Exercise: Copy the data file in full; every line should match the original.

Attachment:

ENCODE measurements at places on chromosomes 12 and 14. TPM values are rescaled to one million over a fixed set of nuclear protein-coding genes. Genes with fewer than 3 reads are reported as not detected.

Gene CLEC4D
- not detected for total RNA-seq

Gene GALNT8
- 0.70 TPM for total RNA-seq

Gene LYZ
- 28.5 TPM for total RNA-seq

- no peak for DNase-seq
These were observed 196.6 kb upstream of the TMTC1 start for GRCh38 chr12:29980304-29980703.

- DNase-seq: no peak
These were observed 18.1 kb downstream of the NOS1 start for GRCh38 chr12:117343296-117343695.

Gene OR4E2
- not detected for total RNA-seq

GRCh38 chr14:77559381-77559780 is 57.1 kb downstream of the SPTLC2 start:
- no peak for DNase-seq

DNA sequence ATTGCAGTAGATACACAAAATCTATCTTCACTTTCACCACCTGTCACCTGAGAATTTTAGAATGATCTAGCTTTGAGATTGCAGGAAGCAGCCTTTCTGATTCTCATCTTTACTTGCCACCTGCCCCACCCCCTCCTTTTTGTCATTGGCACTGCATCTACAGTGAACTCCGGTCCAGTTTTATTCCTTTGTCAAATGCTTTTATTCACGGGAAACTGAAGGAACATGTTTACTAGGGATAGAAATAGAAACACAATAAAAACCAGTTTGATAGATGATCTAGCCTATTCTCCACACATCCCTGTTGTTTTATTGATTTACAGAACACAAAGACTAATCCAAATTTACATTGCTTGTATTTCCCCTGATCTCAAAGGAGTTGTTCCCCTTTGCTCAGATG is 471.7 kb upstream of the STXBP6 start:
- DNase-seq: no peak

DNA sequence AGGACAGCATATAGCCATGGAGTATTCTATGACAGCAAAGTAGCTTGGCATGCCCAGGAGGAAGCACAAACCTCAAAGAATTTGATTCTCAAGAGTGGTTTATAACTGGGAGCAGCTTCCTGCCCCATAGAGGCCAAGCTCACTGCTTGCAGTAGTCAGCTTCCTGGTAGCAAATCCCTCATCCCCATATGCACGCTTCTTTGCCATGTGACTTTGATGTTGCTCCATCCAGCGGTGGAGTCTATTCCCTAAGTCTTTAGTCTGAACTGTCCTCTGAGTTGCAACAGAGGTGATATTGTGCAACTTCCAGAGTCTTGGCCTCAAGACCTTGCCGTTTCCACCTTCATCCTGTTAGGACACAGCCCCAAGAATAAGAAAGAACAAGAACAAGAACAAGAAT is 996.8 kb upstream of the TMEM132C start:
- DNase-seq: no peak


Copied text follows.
ENCODE measurements at places on chromosomes 12 and 14. TPM values are rescaled to one million over a fixed set of nuclear protein-coding genes. Genes with fewer than 3 reads are reported as not detected.

Gene CLEC4D
- not detected for total RNA-seq

Gene GALNT8
- 0.70 TPM for total RNA-seq

Gene LYZ
- 28.5 TPM for total RNA-seq

- no peak for DNase-seq
These were observed 196.6 kb upstream of the TMTC1 start for GRCh38 chr12:29980304-29980703.

- DNase-seq: no peak
These were observed 18.1 kb downstream of the NOS1 start for GRCh38 chr12:117343296-117343695.

Gene OR4E2
- not detected for total RNA-seq

GRCh38 chr14:77559381-77559780 is 57.1 kb downstream of the SPTLC2 start:
- no peak for DNase-seq

DNA sequence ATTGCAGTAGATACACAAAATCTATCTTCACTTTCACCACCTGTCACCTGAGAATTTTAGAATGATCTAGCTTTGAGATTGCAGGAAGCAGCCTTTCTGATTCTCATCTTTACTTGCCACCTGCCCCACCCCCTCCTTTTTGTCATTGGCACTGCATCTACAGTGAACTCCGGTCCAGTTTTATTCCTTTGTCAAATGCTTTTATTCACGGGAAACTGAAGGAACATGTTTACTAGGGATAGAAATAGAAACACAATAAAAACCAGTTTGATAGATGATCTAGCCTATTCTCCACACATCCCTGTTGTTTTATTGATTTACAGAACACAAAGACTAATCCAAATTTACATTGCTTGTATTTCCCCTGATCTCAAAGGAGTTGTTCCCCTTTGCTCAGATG is 471.7 kb upstream of the STXBP6 start:
- DNase-seq: no peak

DNA sequence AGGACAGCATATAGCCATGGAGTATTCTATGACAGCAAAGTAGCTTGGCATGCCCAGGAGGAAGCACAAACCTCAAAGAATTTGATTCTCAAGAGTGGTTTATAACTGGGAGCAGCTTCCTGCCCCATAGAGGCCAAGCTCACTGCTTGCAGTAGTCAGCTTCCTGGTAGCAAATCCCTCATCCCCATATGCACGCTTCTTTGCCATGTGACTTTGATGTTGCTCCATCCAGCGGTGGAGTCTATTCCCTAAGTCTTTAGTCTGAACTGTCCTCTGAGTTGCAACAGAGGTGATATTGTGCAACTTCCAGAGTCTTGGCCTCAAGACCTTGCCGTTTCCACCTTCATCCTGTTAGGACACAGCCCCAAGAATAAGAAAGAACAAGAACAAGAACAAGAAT is 996.8 kb upstream of the TMEM132C start:
- DNase-seq: no peak